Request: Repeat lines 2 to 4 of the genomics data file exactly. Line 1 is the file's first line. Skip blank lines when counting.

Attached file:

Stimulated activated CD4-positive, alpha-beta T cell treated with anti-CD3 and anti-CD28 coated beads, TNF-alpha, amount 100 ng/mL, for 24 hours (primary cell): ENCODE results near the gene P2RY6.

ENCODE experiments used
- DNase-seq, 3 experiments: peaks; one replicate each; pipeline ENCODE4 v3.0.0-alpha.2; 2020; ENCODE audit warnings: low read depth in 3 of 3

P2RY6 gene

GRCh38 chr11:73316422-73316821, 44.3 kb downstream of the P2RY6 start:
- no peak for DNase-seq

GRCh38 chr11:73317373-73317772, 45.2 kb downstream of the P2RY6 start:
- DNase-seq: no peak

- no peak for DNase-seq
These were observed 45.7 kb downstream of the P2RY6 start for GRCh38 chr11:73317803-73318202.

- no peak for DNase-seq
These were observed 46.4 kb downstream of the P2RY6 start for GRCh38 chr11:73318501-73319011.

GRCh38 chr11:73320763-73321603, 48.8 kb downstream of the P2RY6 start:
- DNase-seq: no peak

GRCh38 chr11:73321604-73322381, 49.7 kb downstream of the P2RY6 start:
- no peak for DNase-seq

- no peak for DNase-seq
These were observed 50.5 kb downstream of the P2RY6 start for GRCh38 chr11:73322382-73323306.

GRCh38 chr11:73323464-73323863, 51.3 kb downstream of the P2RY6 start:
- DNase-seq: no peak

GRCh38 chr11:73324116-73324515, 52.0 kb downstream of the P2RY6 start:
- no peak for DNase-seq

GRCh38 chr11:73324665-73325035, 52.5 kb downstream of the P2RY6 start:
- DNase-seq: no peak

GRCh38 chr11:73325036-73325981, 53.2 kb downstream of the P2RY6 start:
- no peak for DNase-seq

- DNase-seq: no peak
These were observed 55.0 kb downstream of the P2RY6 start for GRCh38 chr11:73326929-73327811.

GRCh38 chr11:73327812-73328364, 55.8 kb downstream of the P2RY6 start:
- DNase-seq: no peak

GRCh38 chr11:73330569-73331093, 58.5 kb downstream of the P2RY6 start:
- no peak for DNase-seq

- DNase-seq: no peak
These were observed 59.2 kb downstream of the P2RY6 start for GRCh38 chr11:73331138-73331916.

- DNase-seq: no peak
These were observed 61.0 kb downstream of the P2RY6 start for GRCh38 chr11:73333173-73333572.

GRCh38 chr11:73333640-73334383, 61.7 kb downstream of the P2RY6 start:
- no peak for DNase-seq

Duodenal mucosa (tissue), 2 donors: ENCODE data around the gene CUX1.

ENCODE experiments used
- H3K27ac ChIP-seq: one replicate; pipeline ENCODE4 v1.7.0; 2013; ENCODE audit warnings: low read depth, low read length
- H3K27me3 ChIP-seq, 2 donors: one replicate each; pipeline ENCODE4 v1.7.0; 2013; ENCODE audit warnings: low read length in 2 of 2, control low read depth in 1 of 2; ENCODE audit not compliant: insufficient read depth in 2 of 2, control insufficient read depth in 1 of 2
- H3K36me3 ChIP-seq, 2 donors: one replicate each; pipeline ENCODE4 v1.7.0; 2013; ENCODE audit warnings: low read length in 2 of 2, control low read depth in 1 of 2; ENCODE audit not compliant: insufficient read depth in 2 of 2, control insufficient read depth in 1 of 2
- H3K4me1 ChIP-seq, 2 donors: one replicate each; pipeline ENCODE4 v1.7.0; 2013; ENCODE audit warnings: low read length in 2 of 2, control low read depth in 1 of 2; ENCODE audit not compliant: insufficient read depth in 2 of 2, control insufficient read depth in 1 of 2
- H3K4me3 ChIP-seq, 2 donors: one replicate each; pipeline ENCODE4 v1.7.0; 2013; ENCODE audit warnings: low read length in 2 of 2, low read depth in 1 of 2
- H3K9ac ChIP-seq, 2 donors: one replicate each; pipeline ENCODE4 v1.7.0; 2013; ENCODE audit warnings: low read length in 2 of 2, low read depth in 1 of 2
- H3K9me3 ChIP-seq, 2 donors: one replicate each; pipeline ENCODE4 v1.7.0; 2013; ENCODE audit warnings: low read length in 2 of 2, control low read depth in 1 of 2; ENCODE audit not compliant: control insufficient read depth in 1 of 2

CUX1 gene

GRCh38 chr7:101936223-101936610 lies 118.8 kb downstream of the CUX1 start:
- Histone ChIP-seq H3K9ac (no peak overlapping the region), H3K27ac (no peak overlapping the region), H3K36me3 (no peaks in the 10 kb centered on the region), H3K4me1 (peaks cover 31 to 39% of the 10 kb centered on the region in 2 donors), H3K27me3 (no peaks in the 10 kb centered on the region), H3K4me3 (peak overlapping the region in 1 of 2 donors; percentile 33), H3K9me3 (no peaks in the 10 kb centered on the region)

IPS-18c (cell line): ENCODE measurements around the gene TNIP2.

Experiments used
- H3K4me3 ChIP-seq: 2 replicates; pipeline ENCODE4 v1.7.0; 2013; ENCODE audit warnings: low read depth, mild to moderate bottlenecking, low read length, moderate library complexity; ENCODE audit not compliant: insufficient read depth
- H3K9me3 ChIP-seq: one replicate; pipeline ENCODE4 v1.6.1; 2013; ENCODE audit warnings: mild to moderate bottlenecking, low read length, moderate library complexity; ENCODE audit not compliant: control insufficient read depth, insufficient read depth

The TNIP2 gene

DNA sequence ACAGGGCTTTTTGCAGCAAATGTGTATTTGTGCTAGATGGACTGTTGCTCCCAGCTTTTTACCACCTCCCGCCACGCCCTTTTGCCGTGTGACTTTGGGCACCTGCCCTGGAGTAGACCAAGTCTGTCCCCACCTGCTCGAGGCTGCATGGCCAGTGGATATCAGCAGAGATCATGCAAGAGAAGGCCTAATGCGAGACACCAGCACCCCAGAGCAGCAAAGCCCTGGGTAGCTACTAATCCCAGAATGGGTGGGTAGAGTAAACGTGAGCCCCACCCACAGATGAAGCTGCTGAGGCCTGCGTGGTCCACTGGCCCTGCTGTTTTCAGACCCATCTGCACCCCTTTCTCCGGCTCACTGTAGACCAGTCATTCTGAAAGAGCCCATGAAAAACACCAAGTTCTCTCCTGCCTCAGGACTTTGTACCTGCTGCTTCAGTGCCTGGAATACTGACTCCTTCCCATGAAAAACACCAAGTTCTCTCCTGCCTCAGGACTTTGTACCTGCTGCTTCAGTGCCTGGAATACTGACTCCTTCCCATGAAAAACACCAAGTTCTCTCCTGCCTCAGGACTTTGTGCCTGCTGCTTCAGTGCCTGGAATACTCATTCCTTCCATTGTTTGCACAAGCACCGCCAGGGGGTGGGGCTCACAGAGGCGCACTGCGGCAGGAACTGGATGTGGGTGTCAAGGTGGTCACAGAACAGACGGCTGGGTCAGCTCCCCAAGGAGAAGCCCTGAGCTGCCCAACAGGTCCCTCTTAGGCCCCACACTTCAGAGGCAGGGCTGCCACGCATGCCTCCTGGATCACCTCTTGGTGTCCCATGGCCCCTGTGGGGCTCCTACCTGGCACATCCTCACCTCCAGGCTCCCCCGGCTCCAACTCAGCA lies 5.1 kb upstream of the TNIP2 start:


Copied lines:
ENCODE experiments used
- DNase-seq, 3 experiments: peaks; one replicate each; pipeline ENCODE4 v3.0.0-alpha.2; 2020; ENCODE audit warnings: low read depth in 3 of 3

P2RY6 gene